Carrie Datkuliak


I had symptoms for three years before I finally received the diagnosis of Crohn’s Disease. When I started having problems, the first gastroenterologist I saw did a colonoscopy but didn’t take any biopsies. He said I had IBS (Irritable Bowel Syndrome) and that I just needed to manage stress better. At first I accepted this diagnosis, but as my symptoms continued and got worse I decided that I was not going to accept this as an answer. I did some research online, and with the help of my family doctor I decided to seek a second opinion from the Cleveland Clinic (in Ohio). I agreed to do another colonoscopy, but this time the doctor took biopsies. The results came back that I had Crohn’s Disease.

Even though I was taking medication for Crohn’s, I still had frequent symptoms. At thirty years of age, this disease seemed to take over my life. I found myself not doing things I once enjoyed. I was so scared of when I would have another flare up or who I would be with when this happened. My life revolved around the restroom, and when I went somewhere with my kids they would see one and tell me where it was in case I needed it. I stopped making plans with friends, because I would be so disappointed when I would have to cancel because I was having another flare. Embarrassment took over whenever I would be out somewhere with friends and I would need to excuse myself multiple times to use the bathroom. As a single parent, I was scared of losing my job because of all the frequent restroom trips I was having to make.

I was not sure how I was going to continue living my life like this. I thought that if the rest of my life was going to be like this, I didn’t know what I was going to do. My doctor did not have any advice for me other than medications. I finally reached a point where if someone had told me that jumping up and down would fix my problems, I would have done so all day long. I felt that desperate.

A friend of mine had known Dr. Popper at Wellness Forum Health for many years, and he suggested that I give her a call because she might have the answers about my health that I wanted. He warned me, though, that her plan would be strict but that it would help. By this point I was very skeptical to think that a strict diet could cure me.

I’ll be honest. The first month of my IBD program with Dr. Popper was the hardest. I had to give up favorite foods and drinks, but I was willing to give the diet 100% of my best efforts. After several weeks of following the program, I started noticing that my symptoms were improving. The changes were gradual, but I could tell a difference. I still have flare ups occasionally, but they don’t happen very often and when they do, they are not as intense as they used to be.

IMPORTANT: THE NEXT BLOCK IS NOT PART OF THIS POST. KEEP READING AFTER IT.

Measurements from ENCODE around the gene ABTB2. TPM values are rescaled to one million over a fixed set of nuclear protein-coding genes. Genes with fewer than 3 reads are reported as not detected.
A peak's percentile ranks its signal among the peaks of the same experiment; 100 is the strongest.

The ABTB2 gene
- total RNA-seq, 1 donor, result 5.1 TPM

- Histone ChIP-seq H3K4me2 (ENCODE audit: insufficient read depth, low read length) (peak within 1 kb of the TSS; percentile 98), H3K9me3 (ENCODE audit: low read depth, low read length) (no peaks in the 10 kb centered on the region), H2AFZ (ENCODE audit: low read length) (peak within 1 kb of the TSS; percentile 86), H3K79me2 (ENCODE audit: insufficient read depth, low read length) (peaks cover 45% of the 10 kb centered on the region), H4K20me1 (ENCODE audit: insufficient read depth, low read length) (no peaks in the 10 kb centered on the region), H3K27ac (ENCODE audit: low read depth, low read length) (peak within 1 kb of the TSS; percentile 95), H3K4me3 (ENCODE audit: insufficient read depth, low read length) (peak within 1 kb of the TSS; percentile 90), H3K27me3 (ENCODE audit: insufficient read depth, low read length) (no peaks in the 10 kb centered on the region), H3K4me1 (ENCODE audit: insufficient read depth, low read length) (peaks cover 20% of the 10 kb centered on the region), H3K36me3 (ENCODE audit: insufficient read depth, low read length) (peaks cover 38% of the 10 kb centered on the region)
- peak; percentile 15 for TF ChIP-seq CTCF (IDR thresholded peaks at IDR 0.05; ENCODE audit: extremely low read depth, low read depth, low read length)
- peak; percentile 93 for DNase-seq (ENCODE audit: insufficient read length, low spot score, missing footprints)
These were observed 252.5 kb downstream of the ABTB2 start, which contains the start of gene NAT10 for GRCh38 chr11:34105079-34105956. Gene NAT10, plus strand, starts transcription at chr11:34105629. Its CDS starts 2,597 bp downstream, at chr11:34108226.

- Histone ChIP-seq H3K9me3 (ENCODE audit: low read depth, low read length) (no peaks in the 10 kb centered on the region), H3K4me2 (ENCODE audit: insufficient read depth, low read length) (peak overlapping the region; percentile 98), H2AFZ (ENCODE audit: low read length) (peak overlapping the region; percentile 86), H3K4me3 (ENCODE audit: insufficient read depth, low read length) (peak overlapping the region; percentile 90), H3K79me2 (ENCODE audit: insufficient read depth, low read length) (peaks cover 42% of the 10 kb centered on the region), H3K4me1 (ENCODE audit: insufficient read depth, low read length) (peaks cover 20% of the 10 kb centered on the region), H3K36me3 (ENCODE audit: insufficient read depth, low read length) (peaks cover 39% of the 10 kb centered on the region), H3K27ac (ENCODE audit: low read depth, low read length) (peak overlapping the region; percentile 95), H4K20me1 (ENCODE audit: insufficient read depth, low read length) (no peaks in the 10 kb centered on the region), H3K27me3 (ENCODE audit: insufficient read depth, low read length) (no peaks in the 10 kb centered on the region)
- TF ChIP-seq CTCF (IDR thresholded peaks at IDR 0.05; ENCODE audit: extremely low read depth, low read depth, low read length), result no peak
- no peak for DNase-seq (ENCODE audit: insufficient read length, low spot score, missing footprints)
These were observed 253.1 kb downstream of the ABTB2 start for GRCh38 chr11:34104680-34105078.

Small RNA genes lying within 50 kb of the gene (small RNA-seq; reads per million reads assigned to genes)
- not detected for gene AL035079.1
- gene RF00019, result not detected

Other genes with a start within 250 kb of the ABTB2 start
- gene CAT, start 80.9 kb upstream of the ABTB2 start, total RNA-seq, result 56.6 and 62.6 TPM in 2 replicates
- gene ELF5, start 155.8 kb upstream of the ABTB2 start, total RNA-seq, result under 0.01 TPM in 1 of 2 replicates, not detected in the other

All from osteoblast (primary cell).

Living my life now has become more worry-free. I can make plans with friends and family, take trips, and go places with my kids. It’s nice not to worry about where the closest restroom is, or even if I’ll make it in time. I think some of those fears will always be in the back of my mind, but I don’t let them stop me. A great example of change: I used to love riding on the back of my friend’s motorcycle, but when the Crohn’s took over my life I was too afraid to ride anymore. I even sold all my riding clothes because I thought I could never ride again. But now I date someone who rides, and I’m always going on trips with him. Crohn’s Disease no longer controls my life.

The advice I would offer to others who struggle with this disease is not to give up. If you know something is wrong with your body, listen to it! Keep asking questions, keep searching for answers. Don’t be a passive patient. Crohn’s Disease does not have to be the end of your life. You can manage it through diet alone. Yes, it’s a strict program, but it works!

I would also tell other people with Crohn’s that you don’t have to keep it a secret. Sure, it’s an embarrassing disease that’s hard to talk about, especially if you’re dating someone. I mean, who wants to discuss disease with other people? But honestly, when I stopped keeping Crohn’s a secret and instead started talking about it openly to my friends and family, things got better. With this disease, you need a good support system. Let your friends and family do that for you. Being open about Crohn’s to others is also a great way to spread awareness about this condition to those who don’t know anything about this disease.